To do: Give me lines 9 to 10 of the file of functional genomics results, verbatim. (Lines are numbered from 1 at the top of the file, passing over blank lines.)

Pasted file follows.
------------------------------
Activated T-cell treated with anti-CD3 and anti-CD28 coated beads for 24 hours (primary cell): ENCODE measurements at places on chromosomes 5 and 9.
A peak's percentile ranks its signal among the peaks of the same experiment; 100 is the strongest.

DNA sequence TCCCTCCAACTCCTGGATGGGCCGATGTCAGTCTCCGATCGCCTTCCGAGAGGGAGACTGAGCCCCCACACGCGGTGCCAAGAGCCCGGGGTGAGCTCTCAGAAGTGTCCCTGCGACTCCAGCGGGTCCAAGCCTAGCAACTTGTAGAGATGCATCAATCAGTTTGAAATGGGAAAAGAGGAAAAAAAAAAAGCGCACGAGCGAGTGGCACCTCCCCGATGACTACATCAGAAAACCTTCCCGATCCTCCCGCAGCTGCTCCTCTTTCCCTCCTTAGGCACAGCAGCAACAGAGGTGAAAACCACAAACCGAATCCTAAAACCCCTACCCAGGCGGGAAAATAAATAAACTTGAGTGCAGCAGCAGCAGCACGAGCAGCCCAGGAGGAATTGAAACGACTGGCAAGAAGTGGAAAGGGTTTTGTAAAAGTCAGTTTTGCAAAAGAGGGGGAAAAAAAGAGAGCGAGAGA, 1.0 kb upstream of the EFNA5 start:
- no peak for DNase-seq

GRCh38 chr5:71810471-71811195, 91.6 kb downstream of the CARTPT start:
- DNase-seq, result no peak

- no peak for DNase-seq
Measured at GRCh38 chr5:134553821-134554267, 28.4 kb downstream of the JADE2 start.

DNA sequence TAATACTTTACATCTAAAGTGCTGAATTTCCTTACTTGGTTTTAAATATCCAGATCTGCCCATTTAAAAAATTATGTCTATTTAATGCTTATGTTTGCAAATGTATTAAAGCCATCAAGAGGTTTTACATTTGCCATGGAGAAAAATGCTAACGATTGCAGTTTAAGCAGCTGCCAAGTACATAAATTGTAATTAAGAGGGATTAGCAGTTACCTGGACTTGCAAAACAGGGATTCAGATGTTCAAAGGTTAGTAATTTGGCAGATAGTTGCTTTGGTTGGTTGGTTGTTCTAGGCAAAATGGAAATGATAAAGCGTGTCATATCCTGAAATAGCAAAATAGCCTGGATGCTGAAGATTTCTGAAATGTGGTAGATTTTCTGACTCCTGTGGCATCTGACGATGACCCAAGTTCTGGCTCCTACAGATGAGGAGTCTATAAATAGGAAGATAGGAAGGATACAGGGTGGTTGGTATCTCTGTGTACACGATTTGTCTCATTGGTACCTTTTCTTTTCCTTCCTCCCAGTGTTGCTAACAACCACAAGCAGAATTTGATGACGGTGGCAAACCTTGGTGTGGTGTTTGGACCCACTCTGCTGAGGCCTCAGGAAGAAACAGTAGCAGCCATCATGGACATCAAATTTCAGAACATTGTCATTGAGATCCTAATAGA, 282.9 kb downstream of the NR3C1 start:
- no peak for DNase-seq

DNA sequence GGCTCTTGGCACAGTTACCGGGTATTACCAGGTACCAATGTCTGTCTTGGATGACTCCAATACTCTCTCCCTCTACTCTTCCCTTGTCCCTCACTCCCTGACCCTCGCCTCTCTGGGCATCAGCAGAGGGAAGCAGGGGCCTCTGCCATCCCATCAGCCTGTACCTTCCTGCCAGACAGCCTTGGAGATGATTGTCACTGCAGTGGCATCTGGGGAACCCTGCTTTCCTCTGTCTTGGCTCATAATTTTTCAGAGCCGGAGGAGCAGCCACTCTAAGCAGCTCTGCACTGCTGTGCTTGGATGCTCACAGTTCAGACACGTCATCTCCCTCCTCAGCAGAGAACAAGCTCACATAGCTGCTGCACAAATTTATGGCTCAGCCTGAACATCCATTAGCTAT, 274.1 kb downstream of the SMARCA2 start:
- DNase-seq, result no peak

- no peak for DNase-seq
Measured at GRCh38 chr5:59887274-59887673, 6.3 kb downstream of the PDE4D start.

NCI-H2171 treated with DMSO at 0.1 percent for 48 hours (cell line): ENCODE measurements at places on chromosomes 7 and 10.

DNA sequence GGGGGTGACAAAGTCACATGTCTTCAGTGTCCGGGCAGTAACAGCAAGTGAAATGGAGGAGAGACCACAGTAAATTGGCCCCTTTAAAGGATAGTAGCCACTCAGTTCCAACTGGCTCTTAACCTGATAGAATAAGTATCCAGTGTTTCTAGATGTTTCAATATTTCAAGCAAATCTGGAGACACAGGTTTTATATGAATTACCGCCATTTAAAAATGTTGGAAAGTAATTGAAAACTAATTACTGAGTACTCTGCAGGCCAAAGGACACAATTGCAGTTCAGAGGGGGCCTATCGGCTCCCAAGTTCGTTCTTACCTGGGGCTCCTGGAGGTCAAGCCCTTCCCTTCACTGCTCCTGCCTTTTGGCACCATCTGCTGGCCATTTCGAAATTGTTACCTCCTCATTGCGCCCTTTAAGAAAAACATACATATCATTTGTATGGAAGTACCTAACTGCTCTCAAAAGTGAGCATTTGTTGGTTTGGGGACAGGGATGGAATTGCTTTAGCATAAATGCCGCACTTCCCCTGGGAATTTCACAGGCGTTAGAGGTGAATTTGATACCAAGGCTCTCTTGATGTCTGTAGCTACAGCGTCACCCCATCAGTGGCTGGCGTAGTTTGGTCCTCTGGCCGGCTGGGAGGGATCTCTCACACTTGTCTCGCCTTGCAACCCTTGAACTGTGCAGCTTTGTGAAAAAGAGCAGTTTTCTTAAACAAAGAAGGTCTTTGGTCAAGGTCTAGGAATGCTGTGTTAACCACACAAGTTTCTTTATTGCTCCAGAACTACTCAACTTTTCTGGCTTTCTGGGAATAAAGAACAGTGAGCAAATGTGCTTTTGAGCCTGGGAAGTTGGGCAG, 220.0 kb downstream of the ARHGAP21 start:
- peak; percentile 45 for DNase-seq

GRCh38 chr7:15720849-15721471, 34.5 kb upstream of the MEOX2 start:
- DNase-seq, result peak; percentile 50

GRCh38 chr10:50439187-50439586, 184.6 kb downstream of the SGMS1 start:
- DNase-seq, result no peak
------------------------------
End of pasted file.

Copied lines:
DNA sequence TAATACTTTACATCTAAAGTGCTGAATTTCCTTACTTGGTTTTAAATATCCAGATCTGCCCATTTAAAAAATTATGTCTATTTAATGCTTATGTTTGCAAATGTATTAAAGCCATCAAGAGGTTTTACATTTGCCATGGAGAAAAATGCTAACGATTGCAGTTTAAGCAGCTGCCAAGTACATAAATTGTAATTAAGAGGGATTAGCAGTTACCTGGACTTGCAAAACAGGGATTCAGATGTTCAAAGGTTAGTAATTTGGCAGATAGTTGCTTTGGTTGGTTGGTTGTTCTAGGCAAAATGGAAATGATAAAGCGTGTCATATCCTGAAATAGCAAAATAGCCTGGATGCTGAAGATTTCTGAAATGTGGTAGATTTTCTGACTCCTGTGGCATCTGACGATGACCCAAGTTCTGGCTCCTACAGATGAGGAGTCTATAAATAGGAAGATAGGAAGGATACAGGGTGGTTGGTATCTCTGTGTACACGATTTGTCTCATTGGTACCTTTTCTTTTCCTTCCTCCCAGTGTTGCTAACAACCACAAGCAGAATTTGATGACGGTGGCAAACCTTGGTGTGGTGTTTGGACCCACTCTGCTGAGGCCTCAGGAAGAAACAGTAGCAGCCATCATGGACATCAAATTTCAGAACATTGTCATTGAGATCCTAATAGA, 282.9 kb downstream of the NR3C1 start:
- no peak for DNase-seq